Better act fast before you miss those Black Friday deals.
Wait… isn’t Black Friday still a month away?
Yep. One month from tomorrow.
But in the world of advertising and marketing, Black Friday deals started appearing in July this year.
It won’t be long before we celebrate Independence Day with Black Friday deals. Independence Friday doesn’t have quite the same ring to it, does it?
Black Friday isn’t just a day anymore. It’s a season… and an ever lengthening one at that.
It seems to work. We consumers plan to spend more this year for the winter holidays than last year. According to the National Retail Federation’s latest survey, consumers expect to spend an average of $875 on gifts, decorations, food, and other items. That’s about 5% higher than 2022 and in line with the five-year average.
What’s more, nearly 60% of folks plan to shop online. And why not? It’s easy. You get good deals. And you don’t have to fight for parking spaces or sprint for that last popular item sitting on the shelf before someone else snags it.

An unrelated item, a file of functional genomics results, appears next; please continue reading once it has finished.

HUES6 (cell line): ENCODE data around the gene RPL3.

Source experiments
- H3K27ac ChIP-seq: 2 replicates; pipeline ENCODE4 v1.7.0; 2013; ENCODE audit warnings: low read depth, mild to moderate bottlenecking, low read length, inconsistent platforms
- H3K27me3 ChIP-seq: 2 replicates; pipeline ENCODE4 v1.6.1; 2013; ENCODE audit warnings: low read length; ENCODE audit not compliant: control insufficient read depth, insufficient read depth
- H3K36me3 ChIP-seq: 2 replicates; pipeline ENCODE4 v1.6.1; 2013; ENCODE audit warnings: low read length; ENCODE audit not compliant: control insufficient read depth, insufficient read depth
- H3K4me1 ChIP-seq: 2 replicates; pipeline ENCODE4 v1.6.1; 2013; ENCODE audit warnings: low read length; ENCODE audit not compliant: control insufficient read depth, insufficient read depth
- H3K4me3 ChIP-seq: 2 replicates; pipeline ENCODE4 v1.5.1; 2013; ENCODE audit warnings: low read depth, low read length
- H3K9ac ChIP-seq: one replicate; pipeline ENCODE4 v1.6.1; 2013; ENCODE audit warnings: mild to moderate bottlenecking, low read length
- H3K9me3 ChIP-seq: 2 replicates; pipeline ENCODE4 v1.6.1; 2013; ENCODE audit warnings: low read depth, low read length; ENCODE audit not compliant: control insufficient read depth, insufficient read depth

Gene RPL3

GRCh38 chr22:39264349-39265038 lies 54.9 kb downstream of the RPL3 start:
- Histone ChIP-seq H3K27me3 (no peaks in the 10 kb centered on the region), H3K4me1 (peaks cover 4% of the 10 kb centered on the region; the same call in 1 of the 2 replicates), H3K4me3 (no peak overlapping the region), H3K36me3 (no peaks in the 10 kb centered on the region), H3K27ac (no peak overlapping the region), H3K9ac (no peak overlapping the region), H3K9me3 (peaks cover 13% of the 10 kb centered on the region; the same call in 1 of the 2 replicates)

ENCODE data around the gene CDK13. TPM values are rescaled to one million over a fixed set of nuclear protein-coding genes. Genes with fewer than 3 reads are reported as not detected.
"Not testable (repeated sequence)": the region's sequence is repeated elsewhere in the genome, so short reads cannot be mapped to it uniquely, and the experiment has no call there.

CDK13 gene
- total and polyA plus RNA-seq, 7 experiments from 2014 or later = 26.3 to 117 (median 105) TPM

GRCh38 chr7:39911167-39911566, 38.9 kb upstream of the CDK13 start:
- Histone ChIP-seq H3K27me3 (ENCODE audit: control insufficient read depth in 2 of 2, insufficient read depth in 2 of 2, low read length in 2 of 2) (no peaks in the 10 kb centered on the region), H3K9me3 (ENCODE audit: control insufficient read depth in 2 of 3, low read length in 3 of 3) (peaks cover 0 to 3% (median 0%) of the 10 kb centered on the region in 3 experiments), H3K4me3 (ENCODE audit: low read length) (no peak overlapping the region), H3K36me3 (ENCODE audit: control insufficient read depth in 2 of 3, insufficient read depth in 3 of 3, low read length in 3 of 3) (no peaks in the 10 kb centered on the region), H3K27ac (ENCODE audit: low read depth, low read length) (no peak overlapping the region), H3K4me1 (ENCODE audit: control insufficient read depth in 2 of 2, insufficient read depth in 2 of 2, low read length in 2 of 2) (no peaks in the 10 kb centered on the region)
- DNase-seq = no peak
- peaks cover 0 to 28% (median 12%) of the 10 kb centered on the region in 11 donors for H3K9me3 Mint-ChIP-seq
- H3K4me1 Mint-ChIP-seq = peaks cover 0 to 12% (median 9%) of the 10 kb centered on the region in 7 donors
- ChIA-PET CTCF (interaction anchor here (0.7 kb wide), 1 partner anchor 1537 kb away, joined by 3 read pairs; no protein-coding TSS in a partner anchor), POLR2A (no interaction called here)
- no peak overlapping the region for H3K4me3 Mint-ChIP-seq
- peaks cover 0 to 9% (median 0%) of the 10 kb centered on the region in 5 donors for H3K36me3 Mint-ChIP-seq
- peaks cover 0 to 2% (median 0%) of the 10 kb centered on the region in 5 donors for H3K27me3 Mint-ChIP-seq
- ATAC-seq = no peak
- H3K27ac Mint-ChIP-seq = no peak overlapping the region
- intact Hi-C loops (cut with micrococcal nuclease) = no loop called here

That means gazillions of packages will be shipped these next few months. Not to mention the ugly sweaters that we send back.
To accommodate the crunch, UPS (UPS) is hiring more than 100,000 seasonal workers. FedEx (FDX) does something similar every year.
Amazon (AMZN) is testing a new system of robots and artificial intelligence to speed up shipping from its warehouses. If successful, it could mean even more packages flying out the door one after the other.
There’s got to be a way to make money on all this…
Quantum Rankings on the Big Shippers
Getting a package to your home or business from a distribution center is called “last mile delivery.” Makes sense, right?
The U.S. Post Office does that, of course, but it’s not publicly traded. The two biggest shipping companies everyone looks out their front door for are UPS and FedEx.
UPS (UPS) is easily the biggest of the two companies with a nearly $120 billion market cap. The company just reported last quarter’s results this morning, and the stock fell 6% today.